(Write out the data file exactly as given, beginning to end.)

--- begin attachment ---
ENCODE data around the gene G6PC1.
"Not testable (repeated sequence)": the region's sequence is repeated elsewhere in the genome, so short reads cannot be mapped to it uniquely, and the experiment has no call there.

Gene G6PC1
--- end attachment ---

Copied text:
ENCODE data around the gene G6PC1.
"Not testable (repeated sequence)": the region's sequence is repeated elsewhere in the genome, so short reads cannot be mapped to it uniquely, and the experiment has no call there.

Gene G6PC1